Willow

Enter the world of willows. Journey to the south-west corner of the Yukon, to a land of glorious landscapes, shrubs and magic, where willows from the south and north live side by side… to a place that never existed (prior to 2014), to a time that is now (with a small blog posting delay). It is a world where a courageous team plants willows, living out an adventure that tests how shrubs grow in a warmer climate.

**Inspired by the 1988 movie “Willow”.**

An epic journey

A journey across altitudes and latitudes – from the shores of Kluane Lake up to the plateau above it and Pika Camp; from Qikiqtaruk to Inuvik to Whitehorse to Kluane again. The journeys have been long, but they’ve been fruitful. What’s left behind is a garden full of willows with different origins. Now, they share a common new home, but their journey is far from over.

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A time when a willow (or over 100) could tip the balance between environmental and genetic constraints

How do willows respond to increases in temperature? If a willow from the north is propagated in the south and starts experiencing the warmer climate there, it is freed of the environmental constraints of the harsher northern climate. But if it’s genes that determine how much a willow grows, the change in climate might have little effect. So which way does the balance tip? And like in most good movies, is there a twist that nobody saw coming? Stay tuned for more as we piece together the common garden discoveries we’ve made so far.

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A time for unlikely heroes

The heroes of this story are many, and it’s their combined work that has made the common garden what it is today. From many of Earth’s corners, people have come to the common garden and worked away – preparing the beds, moving soil and sand, planting, weeding, measuring, recording observations, the list goes on and on!

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A time when courage could be found where you least expect it

Along the shore of Kluane Lake as we carry buckets and buckets of water under the blistering sun. In the floodplain on Qikiqtaruk as we collect willow cuttings drenched by the rain. Up in the mountains where each step takes us potentially one step closer to finding an arctic willow specimen from which we can take a cutting to propagate in the garden. Along the path from Outpost Camp to the garden as we walk there wondering what the garden will look like. But really, when one most needs courage is when downloading data off HOBO temperature data loggers. Just when you’ve figured one data logger out, you move onto the next to find that it’s a slightly different model, needing different tools to open it up, different batteries and a different type of cable. After the great HOBO trials of 2017, this year we were ready with all the tools, batteries, cables and courage we imagined we could possibly need. There were trials, moments when the goal seemed unreachable, but just in the nick of time, on our last day in Kluane, we managed to install the right software for the special HOBO cable and we got the data! Courageous!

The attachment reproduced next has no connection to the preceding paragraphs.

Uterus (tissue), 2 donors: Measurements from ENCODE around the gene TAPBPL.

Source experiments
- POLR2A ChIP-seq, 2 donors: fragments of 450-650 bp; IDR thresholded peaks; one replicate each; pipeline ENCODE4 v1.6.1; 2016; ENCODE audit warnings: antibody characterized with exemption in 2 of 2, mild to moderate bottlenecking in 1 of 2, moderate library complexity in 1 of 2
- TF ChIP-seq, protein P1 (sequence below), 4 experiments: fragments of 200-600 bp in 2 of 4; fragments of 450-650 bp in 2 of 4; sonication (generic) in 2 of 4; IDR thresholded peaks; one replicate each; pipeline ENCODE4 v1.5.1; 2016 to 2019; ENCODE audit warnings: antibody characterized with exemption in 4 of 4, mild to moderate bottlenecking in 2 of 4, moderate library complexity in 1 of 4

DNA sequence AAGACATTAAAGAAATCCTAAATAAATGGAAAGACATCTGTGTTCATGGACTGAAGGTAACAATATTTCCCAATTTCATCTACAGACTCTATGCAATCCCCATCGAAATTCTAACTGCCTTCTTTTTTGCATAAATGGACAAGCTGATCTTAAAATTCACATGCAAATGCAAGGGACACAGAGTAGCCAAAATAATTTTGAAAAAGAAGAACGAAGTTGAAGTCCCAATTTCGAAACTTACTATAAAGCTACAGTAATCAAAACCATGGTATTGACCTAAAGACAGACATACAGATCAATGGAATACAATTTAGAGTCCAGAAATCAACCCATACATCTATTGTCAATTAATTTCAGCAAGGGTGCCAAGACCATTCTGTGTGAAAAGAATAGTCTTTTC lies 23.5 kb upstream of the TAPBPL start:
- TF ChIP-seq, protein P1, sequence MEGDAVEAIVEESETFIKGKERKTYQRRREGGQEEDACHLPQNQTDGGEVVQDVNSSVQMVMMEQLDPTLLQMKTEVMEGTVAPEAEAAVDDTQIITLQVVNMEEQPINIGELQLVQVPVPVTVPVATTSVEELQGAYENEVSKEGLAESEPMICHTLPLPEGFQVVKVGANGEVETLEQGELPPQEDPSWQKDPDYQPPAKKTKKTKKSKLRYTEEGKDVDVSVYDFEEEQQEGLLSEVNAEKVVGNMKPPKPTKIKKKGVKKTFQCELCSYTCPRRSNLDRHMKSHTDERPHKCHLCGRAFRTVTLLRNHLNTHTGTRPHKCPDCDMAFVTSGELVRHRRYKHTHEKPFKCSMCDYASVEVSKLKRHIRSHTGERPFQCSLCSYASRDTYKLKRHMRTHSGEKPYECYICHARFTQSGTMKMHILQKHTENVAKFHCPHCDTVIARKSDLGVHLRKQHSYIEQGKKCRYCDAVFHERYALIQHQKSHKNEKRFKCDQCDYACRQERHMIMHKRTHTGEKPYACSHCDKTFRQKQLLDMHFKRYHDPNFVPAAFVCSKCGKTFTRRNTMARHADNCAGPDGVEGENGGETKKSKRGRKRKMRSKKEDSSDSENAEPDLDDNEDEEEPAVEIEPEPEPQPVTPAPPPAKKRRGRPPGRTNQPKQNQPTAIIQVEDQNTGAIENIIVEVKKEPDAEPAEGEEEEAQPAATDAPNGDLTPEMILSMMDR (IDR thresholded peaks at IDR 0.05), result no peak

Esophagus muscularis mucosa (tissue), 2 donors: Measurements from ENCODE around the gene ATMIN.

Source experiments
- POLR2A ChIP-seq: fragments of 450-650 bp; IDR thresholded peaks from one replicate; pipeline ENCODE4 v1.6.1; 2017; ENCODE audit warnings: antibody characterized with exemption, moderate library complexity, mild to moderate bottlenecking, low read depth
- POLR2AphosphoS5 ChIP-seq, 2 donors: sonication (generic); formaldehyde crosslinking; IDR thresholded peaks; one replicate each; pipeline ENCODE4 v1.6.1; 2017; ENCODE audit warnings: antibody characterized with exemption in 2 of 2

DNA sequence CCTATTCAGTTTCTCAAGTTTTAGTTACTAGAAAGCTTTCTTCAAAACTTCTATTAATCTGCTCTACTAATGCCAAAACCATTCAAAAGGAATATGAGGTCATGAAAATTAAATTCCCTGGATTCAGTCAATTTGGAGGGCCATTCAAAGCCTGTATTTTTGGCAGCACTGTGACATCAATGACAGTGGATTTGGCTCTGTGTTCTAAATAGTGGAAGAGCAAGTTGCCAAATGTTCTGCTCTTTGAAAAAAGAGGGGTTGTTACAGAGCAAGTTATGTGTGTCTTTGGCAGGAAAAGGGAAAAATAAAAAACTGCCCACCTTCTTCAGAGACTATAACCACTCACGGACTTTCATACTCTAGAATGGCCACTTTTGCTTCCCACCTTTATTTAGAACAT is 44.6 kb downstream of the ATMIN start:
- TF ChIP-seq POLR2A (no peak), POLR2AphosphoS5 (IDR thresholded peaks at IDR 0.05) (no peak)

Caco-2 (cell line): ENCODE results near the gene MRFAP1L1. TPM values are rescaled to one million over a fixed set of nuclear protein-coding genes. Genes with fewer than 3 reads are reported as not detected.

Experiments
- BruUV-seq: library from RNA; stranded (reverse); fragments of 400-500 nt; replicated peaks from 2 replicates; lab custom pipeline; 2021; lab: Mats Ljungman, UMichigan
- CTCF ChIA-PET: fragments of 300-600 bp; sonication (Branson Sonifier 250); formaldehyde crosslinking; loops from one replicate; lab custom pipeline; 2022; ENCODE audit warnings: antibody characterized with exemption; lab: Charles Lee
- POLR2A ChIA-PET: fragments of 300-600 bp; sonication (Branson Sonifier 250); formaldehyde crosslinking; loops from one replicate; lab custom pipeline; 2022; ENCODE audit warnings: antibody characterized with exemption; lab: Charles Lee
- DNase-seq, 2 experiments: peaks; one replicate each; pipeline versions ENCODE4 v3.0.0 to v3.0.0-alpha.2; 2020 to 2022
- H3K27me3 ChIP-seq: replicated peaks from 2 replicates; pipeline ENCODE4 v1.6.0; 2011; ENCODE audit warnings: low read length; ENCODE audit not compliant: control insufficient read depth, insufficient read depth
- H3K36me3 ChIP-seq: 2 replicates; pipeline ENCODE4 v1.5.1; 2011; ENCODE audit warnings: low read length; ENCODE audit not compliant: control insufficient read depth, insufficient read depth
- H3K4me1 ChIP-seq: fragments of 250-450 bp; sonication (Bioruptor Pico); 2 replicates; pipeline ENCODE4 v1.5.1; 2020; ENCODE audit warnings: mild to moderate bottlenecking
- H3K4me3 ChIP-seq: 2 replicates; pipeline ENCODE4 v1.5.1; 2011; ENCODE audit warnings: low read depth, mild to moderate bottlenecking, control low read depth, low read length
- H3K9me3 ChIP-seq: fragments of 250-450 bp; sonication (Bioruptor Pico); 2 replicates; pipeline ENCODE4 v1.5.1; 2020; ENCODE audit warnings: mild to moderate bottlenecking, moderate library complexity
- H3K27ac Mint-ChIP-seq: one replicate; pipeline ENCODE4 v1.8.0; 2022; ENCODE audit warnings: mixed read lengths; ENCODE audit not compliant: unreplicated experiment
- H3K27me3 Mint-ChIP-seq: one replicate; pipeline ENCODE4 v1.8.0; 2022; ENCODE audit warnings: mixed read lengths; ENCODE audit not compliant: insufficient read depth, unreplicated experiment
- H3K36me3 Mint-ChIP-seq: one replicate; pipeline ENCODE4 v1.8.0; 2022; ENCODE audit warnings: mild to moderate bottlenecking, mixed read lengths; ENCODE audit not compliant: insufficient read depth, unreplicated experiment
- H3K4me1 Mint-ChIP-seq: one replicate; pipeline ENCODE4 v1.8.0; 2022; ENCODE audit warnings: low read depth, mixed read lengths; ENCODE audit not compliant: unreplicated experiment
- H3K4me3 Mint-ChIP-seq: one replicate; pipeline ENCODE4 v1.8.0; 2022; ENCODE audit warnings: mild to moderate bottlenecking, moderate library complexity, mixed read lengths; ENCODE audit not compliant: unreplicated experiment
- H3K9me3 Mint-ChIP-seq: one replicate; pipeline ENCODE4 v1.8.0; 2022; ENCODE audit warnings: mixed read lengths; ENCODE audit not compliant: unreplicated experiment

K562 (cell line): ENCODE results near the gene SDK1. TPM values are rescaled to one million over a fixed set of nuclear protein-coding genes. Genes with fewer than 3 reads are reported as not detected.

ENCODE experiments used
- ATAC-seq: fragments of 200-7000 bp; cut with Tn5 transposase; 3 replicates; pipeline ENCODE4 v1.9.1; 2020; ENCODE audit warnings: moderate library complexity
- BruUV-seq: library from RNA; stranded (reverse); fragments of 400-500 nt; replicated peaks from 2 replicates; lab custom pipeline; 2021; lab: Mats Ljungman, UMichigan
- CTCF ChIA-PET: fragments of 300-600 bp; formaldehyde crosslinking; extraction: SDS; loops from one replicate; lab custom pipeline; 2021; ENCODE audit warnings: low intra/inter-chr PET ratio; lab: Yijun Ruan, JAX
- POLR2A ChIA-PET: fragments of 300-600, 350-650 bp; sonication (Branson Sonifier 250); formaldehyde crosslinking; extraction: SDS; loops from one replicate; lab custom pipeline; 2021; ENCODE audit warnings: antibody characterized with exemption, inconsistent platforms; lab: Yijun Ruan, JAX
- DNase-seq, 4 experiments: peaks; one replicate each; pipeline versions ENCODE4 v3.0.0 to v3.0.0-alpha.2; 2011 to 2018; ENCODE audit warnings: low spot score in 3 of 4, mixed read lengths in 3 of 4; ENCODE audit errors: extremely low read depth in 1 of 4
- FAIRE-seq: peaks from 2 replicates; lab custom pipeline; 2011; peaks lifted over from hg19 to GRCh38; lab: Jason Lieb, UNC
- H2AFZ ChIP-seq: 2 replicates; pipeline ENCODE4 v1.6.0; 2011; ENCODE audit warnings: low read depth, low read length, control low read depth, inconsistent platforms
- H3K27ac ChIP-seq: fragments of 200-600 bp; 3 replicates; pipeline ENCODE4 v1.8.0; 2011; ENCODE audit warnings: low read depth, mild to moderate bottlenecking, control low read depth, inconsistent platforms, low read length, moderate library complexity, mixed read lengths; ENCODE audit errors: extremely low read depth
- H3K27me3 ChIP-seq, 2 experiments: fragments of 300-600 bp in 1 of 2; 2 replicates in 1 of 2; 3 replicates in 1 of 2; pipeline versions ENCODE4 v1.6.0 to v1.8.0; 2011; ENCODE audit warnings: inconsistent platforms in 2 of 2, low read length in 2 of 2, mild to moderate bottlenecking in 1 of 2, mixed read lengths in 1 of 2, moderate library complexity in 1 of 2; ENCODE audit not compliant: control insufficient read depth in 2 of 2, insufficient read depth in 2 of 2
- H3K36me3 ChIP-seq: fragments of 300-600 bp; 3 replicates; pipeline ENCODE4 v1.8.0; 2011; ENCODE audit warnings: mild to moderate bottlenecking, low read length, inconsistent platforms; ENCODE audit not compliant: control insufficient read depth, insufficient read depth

Not a time when good humans risked their lives

All risk assessment forms were filled on time, with all safety protocols carried out and of course, the best heroes are the ones with expedition-level first aid training.

If a willow dies not all hope for the future is lost

Sadness ensues when a willow succumbs to drought, heat, disease or fails to establish in its new home. Soothing the pain are all the other willows that continue holding onto life in the common garden. And when it comes to an experiment, there is value in death as well. As Haydn pointed out earlier in the summer after hearing about the drought in Kluane, regardless of the balance between life and death in the garden, there are still many great discoveries ahead.

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The “Isla Myers-Smith” bed – if you look closely you can see all the dead branches, but there are lots of new shoots as well.

A time of great adventure

Will the 2018 willows we brought from Qikiqtaruk and high up on the Kluane Plateau make it in the common garden? Now, a mere stick hints to all the potential shrubbiness of the new willows, but what is now a stick, can be a thriving shrub next year. Will that indeed be the case? How will our willows fare with the approaching winter? Only time can tell. All the best stories leave you hanging for at least 10 months, right?

From Team Shrub and the shrubs of Qikiqtaruk-Herschel Island, Kluane Plateau and Pika Valley, comes the Common Garden. Stay tuned for scientific discoveries!

**Reposted from the Team Shrub blog.**

Text by Gergana
Video footage: Noah Bell, Isla Myers-Smith & Gergana Daskalova
Video editting: Gergana Daskalova

Arctic Above – A Team Shrub Photography Exhibition

Arctic Above – online photography exhibition

Our scientific research expeditions to the Arctic often reveal dramatic landscapes, exciting wildlife encounters and lots of natural beauty. We are always keen to widely share those experiences, and one way to bring the Arctic closer to people is through photography. This year, we are continuing our science & art outreach work (you can read more about our outreach events at the Edinburgh Science Festival last year here) by organising a second photography exhibition. This time, in addition to the physical exhibition, we also have an online exhibition, so that anyone with internet access can get a glimpse of Arctic environments, wildlife and ecosystem changes.

We present photographs of Arctic tundra landscapes and the plants and wildlife that inhabit them, captured as a part of scientific research expeditions to the rapidly warming Arctic. Images are captured from above using drones, helicopters or planes and on the ground as we hike out to our research sites. Some of these images are part of scientific datasets used to model the 3D structure of the tundra environment.

This work represents the interface between science and art, where the process of data collection has produced imagery that communicates the reality of global change and captures the patterns and beauty of remote Arctic ecosystems.